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To: All

From: Philippians 3:17-4:1

Citizens of Heaven


[17] Brethren, join in imitating me, and mark those who so live as you have an
example in us. [18] For many, of whom I have often told you and now tell you
even with tears, live as enemies of the cross of Christ. [19] Their end is destruc-
tion, their god is the belly, and they glory in their shame, with minds set on ear-
thly things. [20] But our commonwealth is in heaven, and from it we await a Sa-
vior, the Lord Jesus Christ, [21] who will change our lowly body to be like his
glorious body, by the power which enables him even to subject all things to him-
self.

Exhortation to Perseverance and Joy


[1] Therefore, my brethren, whom I love and long for, my joy and crown, stand
firm thus in the Lord, my beloved.

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Commentary:

17. The Apostle’s teaching goes further than to list a series of truths and rules
for moral behavior: he backs this up with his own life in the service of the Gospel,
and, through it, all men; this is what makes his preaching arresting and convin-
cing.

There is no better teaching than the teacher’s own example,” St John Chrysos-
tom exclaims, commenting on this passage; “by taking this course the teacher
is sure of getting his disciple to follow him. Speak wisely, instruct as eloquently
as you can ..., but your example will make a greater impression, will be more
decisive.... When your actions are in line with your words, nobody will be able
to find fault with you” (”Hom. on Phil, ad loc.”).

This, then, is the standard Christians should aim at. It will help those they come
in contact with to learn how to be hard-working, noble, loyal and sincere people,
or at least to tend in that direction.

One can see from this verse, as from many other passages in his letters, that St
Paul refers to himself now as “me”, now as “us”. In the second case he is proba-
bly also referring to his co-workers; these they should also imitate, for like him
they are imitators of Christ (cf. 1 Cor 4:17). it is quite likely that he is thinking
particularly of Timothy, whose name he put alongside his own at the head of this
letter — and whom he praised in glorious terms in the previous chapter (cf. Phil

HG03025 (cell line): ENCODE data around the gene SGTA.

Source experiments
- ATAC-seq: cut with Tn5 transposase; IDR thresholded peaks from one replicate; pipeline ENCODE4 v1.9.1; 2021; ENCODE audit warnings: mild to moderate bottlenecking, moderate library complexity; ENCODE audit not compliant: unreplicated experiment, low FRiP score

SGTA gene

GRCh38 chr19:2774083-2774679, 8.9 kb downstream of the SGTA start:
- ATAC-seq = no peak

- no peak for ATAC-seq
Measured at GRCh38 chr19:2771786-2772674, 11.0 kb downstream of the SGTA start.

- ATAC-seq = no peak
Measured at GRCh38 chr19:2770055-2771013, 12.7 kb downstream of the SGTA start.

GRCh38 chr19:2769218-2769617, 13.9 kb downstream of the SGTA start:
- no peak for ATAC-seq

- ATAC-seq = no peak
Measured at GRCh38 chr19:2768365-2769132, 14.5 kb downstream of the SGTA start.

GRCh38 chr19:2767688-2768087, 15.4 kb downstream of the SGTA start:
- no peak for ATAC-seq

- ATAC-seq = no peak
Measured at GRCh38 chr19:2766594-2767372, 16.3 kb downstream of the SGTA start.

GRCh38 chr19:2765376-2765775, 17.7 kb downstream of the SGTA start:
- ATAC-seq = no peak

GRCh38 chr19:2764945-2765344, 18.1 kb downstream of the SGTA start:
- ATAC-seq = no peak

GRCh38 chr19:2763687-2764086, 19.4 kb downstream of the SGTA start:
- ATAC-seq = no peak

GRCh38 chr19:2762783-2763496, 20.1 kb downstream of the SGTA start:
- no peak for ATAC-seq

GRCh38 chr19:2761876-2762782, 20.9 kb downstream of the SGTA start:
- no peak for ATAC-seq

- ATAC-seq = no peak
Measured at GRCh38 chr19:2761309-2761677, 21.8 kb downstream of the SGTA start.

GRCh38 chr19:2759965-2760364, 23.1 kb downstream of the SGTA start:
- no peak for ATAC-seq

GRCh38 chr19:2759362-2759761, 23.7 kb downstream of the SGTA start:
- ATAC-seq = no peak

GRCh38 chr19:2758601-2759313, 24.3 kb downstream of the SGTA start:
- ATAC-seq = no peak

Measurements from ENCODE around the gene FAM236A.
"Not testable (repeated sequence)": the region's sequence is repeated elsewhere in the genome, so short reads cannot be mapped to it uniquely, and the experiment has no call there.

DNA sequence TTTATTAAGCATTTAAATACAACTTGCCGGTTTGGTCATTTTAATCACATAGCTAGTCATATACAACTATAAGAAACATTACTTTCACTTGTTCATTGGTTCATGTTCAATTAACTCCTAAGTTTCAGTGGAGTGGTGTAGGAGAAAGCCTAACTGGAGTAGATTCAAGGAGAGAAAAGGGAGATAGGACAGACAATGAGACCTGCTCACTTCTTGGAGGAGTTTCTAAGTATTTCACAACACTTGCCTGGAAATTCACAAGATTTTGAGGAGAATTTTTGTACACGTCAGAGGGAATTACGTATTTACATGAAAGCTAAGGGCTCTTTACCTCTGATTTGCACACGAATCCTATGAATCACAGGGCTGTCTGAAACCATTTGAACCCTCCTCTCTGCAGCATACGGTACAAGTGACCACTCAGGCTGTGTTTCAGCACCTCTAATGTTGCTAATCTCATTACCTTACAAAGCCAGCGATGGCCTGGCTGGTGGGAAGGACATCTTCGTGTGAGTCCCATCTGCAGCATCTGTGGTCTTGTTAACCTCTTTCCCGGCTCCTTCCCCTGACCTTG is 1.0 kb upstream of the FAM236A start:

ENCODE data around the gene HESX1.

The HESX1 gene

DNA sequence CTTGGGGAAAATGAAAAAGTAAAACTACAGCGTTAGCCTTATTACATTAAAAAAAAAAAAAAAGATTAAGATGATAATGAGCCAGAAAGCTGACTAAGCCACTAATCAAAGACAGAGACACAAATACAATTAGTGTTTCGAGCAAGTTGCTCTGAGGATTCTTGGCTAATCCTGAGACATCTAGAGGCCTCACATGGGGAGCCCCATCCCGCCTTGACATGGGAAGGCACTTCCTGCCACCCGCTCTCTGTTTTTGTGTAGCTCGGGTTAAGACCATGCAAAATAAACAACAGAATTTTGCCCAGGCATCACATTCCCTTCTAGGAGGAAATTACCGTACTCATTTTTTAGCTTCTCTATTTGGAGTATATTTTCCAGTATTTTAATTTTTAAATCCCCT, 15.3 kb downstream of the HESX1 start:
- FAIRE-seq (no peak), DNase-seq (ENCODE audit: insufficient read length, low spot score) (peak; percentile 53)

2:19, 22).

Imitation of the saints is a very good way to equip oneself to serve others. “Most
earnestly, then, we exhort you”, Pius XII says, “be very solicitous for the salva-
tion of those whom Providence has entrusted to your apostolic labors, maintai-
ning throughout the closest union with our divine Redeemer, by whose strength
we can do all things (cf. Phil 4:13). It is our ardent desire, beloved sons, that you
may emulate those saintly men of old who, by the immensity of their achieve-
ment, bore witness to the power of divine grace. Would that each of you could
on the evidence of the faithful attribute to himself in humble sincerity the words
of the Apostle: ‘I will most gladly spend and be spent for your souls’ (2 Cor 12:
15)” (”Menti Nostrae”, 31).

18-19. St Paul points to the bad example given by those (cf. v. 2) who, by uphol-
ding false doctrines or abusing their Christian freedom, lead a life steeped in vice;
they let themselves be controlled by their sensual appetites and they set their
hearts on things which enslave them, which should rather make them blush.
They are enemies of Christ’s cross.

“They glory in their own shame”: they take pride in behavior which is shameful.
This may also be an allusion to circumcision, for Judaizers were proud of a mark
which decency keeps covered.

20-21. “It is nature, flawed by sin, that begets all the citizens of the earthly city,
whereas it is grace alone which frees nature from sin, which begets citizens of
the heavenly city” (”De Civitate Dei”, 15, 2). Christians are “citizens of heaven”
and therefore are called to live a life that is joyful and full of hope, as befits chil-
dren of God.

The effort to live in a manner worthy of members of the commonwealth of heaven
is aided by hope in the second coming of our Lord Jesus Christ in glory. The Pa-
rousia, as well as the passion and death of Christ and his subsequent resurrec-
tion, are constant themes in the Apostle’s preaching. Reflection on these mys-
teries helps us to have hope and gives us encouragement in our everyday strug-
gle.

Christ’s resurrection is the cause of our resurrection, for “Christ has been raised
from the dead, the first fruits of those who have fallen asleep. For as by a man
came death, by a man has come also the resurrection of the dead” (1 Cor 15:
20-21). An essential prerequisite for attaining resurrection in glory is the effort to
identify with Christ, in both joy and suffering, in both life and death. “If we have
died with him, we shall also live with him; if we endure, we shall also reign with
him” (2 Tim 2:12). Christ is the Lord of all creation; his authority extends over the
entire universe (cf. Col 1:15-20). If we make the effort that fidelity requires, he will
take our body, which is weak and subject to illness, death and decay, and trans-
form it into a glorious body.

*********************************************************************************************
Source: “The Navarre Bible: Text and Commentaries”. Biblical text from the
Revised Standard Version and New Vulgate. Commentaries by members of
the Faculty of Theology, University of Navarre, Spain.